ICANN | Letter from Louis Touton to Bank for International Settlements | 21 May 2001

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Letter from Louis Touton to Bank for International Settlements
21 May 2001

21 May 2001

By Mail and Facsimile (+41 61 280 9112)

Mr André Icard
Deputy General Manager
Mr Mario Giovanoli
General Counsel
Bank for International Settlements
Centralbahnplatz 2
CH-4002 Basel, Switzerland

Dear Messrs Icard and Giovanoli:

Your 22 March 2001 letter to Mike Roberts, ICANN's now-retired President and CEO, has made its way to my desk.

ICANN appreciates your calling to its attention the 16 August 1965 letter from the International Bureau circulating the Bank's initials to States then members of the Paris Union, with effect as to those then bound by the Lisbon text.

Under Article 6ter(1)(c) of the Paris Convention, the protection of abbreviations of international intergovernmental organizations provided by Article 6ter(1)(b) does not extend to exclude use or registration that is "not of such a nature as to suggest to the public that a connection exists between the organization concerned and the . . . abbreviations", nor is there any exclusion if "such use or registration is probably not of such a nature as to mislead the public as to the existence of a connection between the user and the organization." In simple terms, the Convention's protection of abbreviations of international intergovernmental organizations, where it applies, only extends to source-identifying uses of those abbreviations.

The relevant legal authorities make clear that use of a string of characters as a top-level domain in the Internet domain-name system does not constitute a designation of the source of the services associated with the top-level domain, but instead is an aspect of the service itself. In Image Online Design, Inc. v. CORE Ass'n, Case No. CV 99-11347 RJK (C.D. Cal. June 22, 2000), the plaintiff asserted trademark rights in the name "web" as applied to the service of registering domain names under the top-level domain .web. The court granted summary judgment to the defendants, finding as a matter of law that there could be no trademark rights in the name "web" based on its use in connection with the provision of registration services under the .web domain:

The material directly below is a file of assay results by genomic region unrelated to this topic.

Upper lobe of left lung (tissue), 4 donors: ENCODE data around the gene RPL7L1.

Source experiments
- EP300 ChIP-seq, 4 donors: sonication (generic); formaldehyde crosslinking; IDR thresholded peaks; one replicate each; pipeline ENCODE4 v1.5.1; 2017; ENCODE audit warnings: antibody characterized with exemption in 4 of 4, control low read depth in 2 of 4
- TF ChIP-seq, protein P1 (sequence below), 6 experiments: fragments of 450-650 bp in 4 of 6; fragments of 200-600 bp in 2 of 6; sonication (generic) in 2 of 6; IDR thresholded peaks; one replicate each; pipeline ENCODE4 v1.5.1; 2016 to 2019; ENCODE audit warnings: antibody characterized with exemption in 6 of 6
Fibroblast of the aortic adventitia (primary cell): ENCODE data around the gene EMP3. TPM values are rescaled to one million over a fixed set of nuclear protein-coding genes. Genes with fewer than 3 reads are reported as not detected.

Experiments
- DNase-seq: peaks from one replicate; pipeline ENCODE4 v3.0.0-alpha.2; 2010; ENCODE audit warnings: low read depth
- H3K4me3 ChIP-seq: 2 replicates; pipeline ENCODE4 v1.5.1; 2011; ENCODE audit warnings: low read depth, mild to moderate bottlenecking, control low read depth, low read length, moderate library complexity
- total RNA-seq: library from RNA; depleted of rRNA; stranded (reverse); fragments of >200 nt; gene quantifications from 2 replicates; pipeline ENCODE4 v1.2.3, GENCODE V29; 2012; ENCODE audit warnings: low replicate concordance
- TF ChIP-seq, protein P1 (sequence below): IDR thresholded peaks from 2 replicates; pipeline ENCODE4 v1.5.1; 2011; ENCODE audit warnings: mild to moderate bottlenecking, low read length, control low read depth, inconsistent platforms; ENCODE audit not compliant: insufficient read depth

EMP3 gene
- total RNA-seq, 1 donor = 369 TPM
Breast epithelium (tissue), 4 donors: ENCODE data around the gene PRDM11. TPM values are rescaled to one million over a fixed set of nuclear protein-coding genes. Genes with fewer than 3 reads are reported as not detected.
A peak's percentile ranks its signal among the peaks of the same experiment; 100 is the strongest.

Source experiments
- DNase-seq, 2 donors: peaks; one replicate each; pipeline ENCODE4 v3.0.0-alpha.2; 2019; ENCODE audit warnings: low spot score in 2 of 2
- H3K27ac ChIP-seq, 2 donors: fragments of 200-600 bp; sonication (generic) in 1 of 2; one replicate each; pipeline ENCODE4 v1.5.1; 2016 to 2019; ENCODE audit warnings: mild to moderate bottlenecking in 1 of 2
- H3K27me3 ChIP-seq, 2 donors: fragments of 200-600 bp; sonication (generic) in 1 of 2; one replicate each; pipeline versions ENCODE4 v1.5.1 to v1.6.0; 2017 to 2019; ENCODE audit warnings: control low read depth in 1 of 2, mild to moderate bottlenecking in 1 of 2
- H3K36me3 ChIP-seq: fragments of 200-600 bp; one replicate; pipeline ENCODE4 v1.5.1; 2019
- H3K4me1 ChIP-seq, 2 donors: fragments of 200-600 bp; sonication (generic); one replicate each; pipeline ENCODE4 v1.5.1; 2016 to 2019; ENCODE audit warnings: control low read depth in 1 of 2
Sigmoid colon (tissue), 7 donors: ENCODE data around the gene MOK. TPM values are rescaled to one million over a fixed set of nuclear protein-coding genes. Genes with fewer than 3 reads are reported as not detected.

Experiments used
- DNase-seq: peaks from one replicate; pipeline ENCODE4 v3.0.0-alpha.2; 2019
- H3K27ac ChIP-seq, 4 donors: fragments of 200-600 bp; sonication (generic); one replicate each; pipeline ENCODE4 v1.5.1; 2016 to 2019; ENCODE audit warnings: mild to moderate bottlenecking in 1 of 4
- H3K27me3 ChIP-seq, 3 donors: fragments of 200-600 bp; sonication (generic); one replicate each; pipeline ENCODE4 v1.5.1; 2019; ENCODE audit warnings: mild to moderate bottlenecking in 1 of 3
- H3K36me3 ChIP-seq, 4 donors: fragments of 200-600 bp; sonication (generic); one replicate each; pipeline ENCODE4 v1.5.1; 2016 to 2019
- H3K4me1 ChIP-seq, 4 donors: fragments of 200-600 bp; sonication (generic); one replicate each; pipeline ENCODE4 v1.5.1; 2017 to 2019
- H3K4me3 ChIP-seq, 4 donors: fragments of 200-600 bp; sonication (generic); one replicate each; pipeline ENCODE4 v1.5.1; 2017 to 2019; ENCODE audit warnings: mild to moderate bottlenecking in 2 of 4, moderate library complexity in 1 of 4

"In sum, Plaintiff's use of the mark .web in connection with domain name preregistration services does not confer trademark protection. As a gTLD, .web does not indicate the source of the services; instead, it indicates the type of services. The Court finds that .web, as used here, falls out of the ambit of trademark categorization. Further, even if it could be categorized, .web is simply a generic term for websites related to the World Wide Web. Accordingly, the mark is not protectable."

(Emphasis in the original.)

Similarly, the United States Patent and Trademark Office (PTO) has made clear that a top-level domain name, when used as a registry under which lower-level domain names are registered, does not function as a source identifier subject to service-mark rights, but instead is an informational description of the names being registered. In September 1999 the PTO issued Examination Guide No. 2-99 concerning the procedures for examining applications for trade and service marks composed of domain names. Section II.D of the Guide states:

"If a mark is composed solely of a TLD for 'domain name registry services' (e.g., the services currently provided by Network Solutions, Inc. of registering .com domain names), registration should be refused under Trademark Act §§1, 2, 3 and 45, 15 U.S.C. §§1051, 1052, 1503 and 1127, on the ground that the TLD would not be perceived as a mark. The examining attorney should include evidence from the NEXIS® database, the Internet, or other sources to show that the proposed mark is currently used as a TLD or is under consideration as a new TLD."

This result appears to apply not only in the United States, but in other countries as well. ICANN's Governmental Advisory Committee (GAC), which consists of representatives of approximately 30 national governments and intergovernmental organizations (including the World Intellectual Property Organization) issued a communiqué to ICANN in August 1999 which gives the following advice to ICANN:

"The GAC reaffirmed its May resolution that the Internet naming system is a public resource and that the management of a TLD registry must be in the public interest.

"Accordingly, the GAC considers that no private intellectual or other property rights inhere to the TLD itself nor accrue to the delegated manager of the TLD as the result of such delegation."

Just as the introduction of an Internet top-level domain creates no intellectual property rights in the top-level domain name because it is not source-identifying, the use of that name as a top-level domain is not subject to exclusion under Article 6ter of the Paris Convention for the same reason.

While we appreciate the Bank's desire to formally assert whatever legal rights it may have, an exclusion of the use of the string "biz" as an Internet top-level domain is not supported by legal principles and would be contrary to the global public interest. With respect for the proper scope of the Bank's rights under Article 6ter, ICANN is proceeding with the introduction of the .biz top-level domain.

With best regards,


Louis Touton
General Counsel

cc: Francis Gurry, WIPO
Martin Lowen, NeuLevel

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